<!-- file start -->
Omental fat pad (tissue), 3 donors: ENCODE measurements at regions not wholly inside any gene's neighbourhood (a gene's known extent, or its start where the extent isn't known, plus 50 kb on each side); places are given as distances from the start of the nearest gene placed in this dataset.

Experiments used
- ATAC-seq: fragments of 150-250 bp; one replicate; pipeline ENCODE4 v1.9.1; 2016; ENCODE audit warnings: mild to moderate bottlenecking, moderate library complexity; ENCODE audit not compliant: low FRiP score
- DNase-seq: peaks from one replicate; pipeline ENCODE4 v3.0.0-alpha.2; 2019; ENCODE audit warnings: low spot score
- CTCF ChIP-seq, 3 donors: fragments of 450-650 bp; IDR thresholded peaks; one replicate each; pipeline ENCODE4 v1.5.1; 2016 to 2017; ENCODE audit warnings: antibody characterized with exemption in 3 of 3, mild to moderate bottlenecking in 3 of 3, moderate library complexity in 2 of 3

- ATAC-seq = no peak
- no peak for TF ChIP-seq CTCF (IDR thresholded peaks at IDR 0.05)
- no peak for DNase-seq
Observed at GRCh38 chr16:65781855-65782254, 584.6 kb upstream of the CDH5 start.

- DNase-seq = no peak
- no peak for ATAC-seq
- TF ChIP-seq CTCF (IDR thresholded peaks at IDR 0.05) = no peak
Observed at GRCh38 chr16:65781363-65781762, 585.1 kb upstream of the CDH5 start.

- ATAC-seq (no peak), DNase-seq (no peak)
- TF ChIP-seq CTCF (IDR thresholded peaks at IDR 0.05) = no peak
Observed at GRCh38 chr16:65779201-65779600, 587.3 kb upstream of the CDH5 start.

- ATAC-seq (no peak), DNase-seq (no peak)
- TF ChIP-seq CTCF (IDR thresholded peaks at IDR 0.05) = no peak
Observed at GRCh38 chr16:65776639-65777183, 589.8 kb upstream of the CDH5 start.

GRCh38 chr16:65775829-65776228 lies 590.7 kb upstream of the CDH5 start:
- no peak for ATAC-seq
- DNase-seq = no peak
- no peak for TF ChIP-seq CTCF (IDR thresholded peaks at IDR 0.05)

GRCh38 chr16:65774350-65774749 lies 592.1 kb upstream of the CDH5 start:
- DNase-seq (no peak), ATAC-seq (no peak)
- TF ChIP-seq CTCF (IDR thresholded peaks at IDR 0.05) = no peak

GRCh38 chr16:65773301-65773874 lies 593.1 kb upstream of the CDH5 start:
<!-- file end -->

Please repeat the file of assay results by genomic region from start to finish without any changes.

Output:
Omental fat pad (tissue), 3 donors: ENCODE measurements at regions not wholly inside any gene's neighbourhood (a gene's known extent, or its start where the extent isn't known, plus 50 kb on each side); places are given as distances from the start of the nearest gene placed in this dataset.

Experiments used
- ATAC-seq: fragments of 150-250 bp; one replicate; pipeline ENCODE4 v1.9.1; 2016; ENCODE audit warnings: mild to moderate bottlenecking, moderate library complexity; ENCODE audit not compliant: low FRiP score
- DNase-seq: peaks from one replicate; pipeline ENCODE4 v3.0.0-alpha.2; 2019; ENCODE audit warnings: low spot score
- CTCF ChIP-seq, 3 donors: fragments of 450-650 bp; IDR thresholded peaks; one replicate each; pipeline ENCODE4 v1.5.1; 2016 to 2017; ENCODE audit warnings: antibody characterized with exemption in 3 of 3, mild to moderate bottlenecking in 3 of 3, moderate library complexity in 2 of 3

- ATAC-seq = no peak
- no peak for TF ChIP-seq CTCF (IDR thresholded peaks at IDR 0.05)
- no peak for DNase-seq
Observed at GRCh38 chr16:65781855-65782254, 584.6 kb upstream of the CDH5 start.

- DNase-seq = no peak
- no peak for ATAC-seq
- TF ChIP-seq CTCF (IDR thresholded peaks at IDR 0.05) = no peak
Observed at GRCh38 chr16:65781363-65781762, 585.1 kb upstream of the CDH5 start.

- ATAC-seq (no peak), DNase-seq (no peak)
- TF ChIP-seq CTCF (IDR thresholded peaks at IDR 0.05) = no peak
Observed at GRCh38 chr16:65779201-65779600, 587.3 kb upstream of the CDH5 start.

- ATAC-seq (no peak), DNase-seq (no peak)
- TF ChIP-seq CTCF (IDR thresholded peaks at IDR 0.05) = no peak
Observed at GRCh38 chr16:65776639-65777183, 589.8 kb upstream of the CDH5 start.

GRCh38 chr16:65775829-65776228 lies 590.7 kb upstream of the CDH5 start:
- no peak for ATAC-seq
- DNase-seq = no peak
- no peak for TF ChIP-seq CTCF (IDR thresholded peaks at IDR 0.05)

GRCh38 chr16:65774350-65774749 lies 592.1 kb upstream of the CDH5 start:
- DNase-seq (no peak), ATAC-seq (no peak)
- TF ChIP-seq CTCF (IDR thresholded peaks at IDR 0.05) = no peak

GRCh38 chr16:65773301-65773874 lies 593.1 kb upstream of the CDH5 start: